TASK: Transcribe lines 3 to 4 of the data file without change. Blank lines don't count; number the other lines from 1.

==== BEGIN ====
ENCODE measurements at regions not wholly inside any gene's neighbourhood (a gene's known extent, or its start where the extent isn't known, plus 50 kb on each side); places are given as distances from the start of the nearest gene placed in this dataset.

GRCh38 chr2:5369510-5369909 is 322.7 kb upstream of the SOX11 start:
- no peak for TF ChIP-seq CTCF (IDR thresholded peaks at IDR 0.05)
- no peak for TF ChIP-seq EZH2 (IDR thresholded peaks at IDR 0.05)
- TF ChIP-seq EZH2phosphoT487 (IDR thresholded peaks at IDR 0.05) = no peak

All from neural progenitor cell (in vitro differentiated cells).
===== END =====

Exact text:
- no peak for TF ChIP-seq CTCF (IDR thresholded peaks at IDR 0.05)
- no peak for TF ChIP-seq EZH2 (IDR thresholded peaks at IDR 0.05)